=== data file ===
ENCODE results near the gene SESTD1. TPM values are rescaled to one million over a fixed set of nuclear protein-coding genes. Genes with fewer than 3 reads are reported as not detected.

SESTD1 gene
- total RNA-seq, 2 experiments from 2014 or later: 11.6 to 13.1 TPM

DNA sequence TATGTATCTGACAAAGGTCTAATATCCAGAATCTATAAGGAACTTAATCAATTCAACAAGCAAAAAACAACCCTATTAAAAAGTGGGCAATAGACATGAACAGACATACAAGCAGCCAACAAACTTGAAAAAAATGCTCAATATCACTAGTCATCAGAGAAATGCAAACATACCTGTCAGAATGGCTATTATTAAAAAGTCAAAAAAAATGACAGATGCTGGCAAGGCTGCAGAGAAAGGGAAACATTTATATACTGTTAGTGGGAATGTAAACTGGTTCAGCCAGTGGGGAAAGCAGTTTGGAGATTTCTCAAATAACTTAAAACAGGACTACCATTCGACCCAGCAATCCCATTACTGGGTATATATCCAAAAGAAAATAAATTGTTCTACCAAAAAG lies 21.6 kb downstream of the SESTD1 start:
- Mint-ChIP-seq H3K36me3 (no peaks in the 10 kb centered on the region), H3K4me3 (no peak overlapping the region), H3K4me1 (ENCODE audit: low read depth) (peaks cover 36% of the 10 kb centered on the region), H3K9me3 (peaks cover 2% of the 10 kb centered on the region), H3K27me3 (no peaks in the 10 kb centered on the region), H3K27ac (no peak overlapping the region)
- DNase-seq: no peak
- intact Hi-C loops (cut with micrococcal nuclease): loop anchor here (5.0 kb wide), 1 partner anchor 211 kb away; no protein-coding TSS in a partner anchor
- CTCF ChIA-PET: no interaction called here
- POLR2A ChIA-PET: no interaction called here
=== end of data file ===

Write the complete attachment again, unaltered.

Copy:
ENCODE results near the gene SESTD1. TPM values are rescaled to one million over a fixed set of nuclear protein-coding genes. Genes with fewer than 3 reads are reported as not detected.

SESTD1 gene
- total RNA-seq, 2 experiments from 2014 or later: 11.6 to 13.1 TPM

DNA sequence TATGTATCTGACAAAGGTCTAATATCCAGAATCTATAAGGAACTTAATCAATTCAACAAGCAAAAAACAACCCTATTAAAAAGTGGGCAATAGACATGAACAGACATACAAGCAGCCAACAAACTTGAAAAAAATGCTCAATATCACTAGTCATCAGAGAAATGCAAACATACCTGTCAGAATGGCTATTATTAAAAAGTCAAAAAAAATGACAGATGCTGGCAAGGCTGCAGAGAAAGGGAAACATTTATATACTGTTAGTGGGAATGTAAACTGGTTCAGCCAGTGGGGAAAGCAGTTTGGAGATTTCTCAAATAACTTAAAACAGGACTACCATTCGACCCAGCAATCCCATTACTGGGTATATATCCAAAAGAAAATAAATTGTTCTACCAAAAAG lies 21.6 kb downstream of the SESTD1 start:
- Mint-ChIP-seq H3K36me3 (no peaks in the 10 kb centered on the region), H3K4me3 (no peak overlapping the region), H3K4me1 (ENCODE audit: low read depth) (peaks cover 36% of the 10 kb centered on the region), H3K9me3 (peaks cover 2% of the 10 kb centered on the region), H3K27me3 (no peaks in the 10 kb centered on the region), H3K27ac (no peak overlapping the region)
- DNase-seq: no peak
- intact Hi-C loops (cut with micrococcal nuclease): loop anchor here (5.0 kb wide), 1 partner anchor 211 kb away; no protein-coding TSS in a partner anchor
- CTCF ChIA-PET: no interaction called here
- POLR2A ChIA-PET: no interaction called here